CHARLESTON — The intermediate appeals court bill heads to the Senate floor after approval by a divided Senate Finance Committee on Monday.
Finance made to changes to the bill that came from Judiciary. One of those changes pleased the gas industry but earned the ire of royalty owners.
Under SB 266, the three-judge court would begin operating July 1, 2020, the first day of Fiscal Year 2021.
The panel would handle appeals of civil cases, guardianship and conservatorship cases, administrative agency decisions and Workers’ Compensation Review Board decisions. A provision to have the court handle family court appeals was stricken, with that duty returned to circuit courts.
The state Supreme Court would have discretionary review of appeals court decisions.
Judges would serve 10 year terms and earn $130,000 per year, halfway between circuit judges at $126,000 and Supreme Court justices at $136,000.
A new fiscal note lowers the price of the court. The bill originally envisioned two three-judge panels, with and initial cost of $7.6 million an annual cost thereafter of $6.34 million. The revised price tag is $4.3 million initially, and $3.36 million thereafter.
Supreme Court Justice Evan Jenkins — a former state senator — appeared to field questions. He stressed several times that the court has decided to take no position on the bill; policy falls to the Legislature.
Sen. Doug Facemire, D-Braxton, tried several times to pin Jenkins down on his opinion, but Jenkins didn’t budge. “We are working very hard to restore accountability and transparence,” is all Jenkins would say.
Facemire chose to draw a conclusion from that: “I would hope if you all thought this would be better, you would support it.”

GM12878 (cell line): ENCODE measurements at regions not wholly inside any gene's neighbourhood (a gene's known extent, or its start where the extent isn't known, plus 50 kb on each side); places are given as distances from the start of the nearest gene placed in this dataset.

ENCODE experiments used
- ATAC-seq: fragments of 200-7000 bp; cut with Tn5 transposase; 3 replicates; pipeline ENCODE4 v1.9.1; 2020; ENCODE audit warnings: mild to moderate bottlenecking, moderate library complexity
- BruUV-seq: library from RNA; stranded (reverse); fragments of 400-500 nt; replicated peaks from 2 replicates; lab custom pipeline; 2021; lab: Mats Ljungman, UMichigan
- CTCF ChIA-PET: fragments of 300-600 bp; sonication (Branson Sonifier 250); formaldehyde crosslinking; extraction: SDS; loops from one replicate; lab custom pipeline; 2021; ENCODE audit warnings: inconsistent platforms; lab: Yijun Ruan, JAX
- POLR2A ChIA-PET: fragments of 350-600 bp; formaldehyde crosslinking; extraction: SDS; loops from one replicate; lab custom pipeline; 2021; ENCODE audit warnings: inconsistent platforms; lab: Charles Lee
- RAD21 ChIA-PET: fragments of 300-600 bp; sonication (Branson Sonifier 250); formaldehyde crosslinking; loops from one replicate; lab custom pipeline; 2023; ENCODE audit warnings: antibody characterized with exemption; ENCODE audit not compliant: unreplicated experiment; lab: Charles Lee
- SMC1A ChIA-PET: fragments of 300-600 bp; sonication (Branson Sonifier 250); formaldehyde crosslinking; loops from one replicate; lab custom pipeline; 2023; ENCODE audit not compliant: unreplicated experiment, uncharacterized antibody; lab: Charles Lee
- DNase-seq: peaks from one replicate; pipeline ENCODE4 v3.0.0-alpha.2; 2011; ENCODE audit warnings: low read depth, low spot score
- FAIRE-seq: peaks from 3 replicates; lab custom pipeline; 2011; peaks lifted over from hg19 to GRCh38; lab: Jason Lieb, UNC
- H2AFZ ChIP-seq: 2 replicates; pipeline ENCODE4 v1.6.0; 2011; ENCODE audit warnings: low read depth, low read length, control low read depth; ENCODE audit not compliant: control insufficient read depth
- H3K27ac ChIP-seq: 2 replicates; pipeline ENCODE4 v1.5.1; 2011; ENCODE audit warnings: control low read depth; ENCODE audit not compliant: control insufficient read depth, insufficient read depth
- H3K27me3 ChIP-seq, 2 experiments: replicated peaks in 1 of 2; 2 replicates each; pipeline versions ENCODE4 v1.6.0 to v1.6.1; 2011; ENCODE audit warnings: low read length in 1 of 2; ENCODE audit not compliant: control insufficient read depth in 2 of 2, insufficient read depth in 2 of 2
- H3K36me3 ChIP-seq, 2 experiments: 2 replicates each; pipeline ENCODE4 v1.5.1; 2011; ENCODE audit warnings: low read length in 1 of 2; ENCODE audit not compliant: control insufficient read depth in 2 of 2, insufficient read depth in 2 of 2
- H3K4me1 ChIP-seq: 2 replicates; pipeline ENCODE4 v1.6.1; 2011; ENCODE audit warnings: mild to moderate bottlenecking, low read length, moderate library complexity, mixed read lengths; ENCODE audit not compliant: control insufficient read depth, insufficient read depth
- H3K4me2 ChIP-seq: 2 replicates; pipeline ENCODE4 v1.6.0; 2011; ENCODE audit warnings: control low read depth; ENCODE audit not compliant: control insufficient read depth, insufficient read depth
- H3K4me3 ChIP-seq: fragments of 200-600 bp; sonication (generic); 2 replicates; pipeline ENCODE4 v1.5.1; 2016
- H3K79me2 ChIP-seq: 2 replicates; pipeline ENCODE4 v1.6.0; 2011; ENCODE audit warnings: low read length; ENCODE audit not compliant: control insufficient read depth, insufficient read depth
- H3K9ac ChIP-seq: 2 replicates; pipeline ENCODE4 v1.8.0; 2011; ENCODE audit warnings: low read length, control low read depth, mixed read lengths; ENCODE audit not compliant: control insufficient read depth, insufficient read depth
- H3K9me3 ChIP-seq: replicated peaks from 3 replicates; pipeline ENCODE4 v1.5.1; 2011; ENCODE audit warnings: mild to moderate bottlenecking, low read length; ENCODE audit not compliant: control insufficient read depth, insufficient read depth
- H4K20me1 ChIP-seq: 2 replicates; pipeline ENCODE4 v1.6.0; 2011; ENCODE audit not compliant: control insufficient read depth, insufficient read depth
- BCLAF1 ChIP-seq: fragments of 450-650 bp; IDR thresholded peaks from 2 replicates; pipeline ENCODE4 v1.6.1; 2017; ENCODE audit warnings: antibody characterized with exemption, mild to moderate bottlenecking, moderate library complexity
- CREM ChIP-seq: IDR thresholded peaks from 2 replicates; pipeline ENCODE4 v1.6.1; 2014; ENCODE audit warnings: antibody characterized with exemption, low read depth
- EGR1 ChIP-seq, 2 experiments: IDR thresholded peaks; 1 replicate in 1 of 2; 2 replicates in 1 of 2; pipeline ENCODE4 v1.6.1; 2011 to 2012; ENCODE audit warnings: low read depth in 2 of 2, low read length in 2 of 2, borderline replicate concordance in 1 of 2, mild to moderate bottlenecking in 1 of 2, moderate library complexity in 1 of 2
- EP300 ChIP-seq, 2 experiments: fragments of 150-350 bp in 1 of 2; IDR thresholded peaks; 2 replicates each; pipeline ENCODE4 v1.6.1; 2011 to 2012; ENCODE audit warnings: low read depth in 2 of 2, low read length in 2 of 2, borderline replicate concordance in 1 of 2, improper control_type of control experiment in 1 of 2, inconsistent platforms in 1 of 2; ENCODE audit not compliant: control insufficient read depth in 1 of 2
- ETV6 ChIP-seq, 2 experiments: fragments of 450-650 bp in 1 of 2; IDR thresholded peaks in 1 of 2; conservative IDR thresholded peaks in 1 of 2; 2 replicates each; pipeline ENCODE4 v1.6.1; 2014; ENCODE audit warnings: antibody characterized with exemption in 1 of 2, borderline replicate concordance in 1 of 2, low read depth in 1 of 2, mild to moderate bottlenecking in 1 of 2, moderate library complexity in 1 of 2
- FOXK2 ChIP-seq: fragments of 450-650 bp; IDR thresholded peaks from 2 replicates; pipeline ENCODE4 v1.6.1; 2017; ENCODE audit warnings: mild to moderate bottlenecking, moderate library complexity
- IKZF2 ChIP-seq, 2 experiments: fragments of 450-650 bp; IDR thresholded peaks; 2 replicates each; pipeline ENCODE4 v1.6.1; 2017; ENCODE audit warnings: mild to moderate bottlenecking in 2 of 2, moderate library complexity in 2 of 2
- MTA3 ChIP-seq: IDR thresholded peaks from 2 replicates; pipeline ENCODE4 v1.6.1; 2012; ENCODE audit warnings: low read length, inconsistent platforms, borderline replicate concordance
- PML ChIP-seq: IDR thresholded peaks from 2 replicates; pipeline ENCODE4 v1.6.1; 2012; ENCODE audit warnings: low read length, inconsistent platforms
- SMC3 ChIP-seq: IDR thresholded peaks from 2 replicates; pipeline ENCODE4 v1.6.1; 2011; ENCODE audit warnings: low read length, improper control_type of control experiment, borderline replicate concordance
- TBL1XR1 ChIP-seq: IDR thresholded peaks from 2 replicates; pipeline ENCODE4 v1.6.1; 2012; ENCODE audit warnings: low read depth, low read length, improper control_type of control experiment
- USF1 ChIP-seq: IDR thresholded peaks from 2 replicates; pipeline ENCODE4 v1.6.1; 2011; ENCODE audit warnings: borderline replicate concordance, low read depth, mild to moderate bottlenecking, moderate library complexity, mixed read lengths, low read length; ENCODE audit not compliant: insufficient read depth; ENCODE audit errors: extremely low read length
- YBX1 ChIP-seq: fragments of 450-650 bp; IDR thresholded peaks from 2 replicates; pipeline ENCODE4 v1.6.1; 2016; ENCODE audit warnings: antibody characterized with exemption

Jenkins said bill supporters say it isn’t about court caseload. Except for 2018, when impeachment proceedings disrupted the court’s schedule, it handles on average 900 to 950 cases per year, and is able to meet its constitutional mandate to consider all cases and deliver a written decision.
Jenkins said supporters believe that an intermediate court would help build a deeper body of precedential case law to provide more certainty and clarity for the legal community.
He presented a chart that illustrated how the new court might divide the work between itself and the Supreme Court based on the bill’s mandates. In 2017, the intermediate court would have handled 390 cases compared to the Supreme Court’s 763. The numbers for 2018 would be 365 and 782.
Judiciary had amended into the bill an amendment proposed by Sen. Charles Clements, R-Wetzel, on behalf of the royalty owner community, which believes an intermediate court will delay justice in favor of the deep-pocketed gas industry, which could afford to drag out royalty disputes for another two years. His amendment sent those disputes directly to the Supreme Court.
In Finance, Sen. Eric Tarr, R-Putnam, proposed to put those cases back in the intermediate court’s purview. He said the businesses want a predictable legal environment and the gas industry in particular is looking to invest in the state. The Judiciary amendment could cloud the issue.
His proposal passed on a divided voice vote.
Committee chair Craig Blair, R-Berkeley, then put the amended bill up for a vote to send to the full Senate. He didn’t allow time for debate or discussion. It passed in a 9-6 show of hands along party lines.
After the meeting, West Virginia Royalty Owners Association President Tom Huber commented on the removal of the amendment. “It’s a bad bill. Now we’ll have to fight it.” One measure might be to see if the amendment can be restored on the Senate floor.
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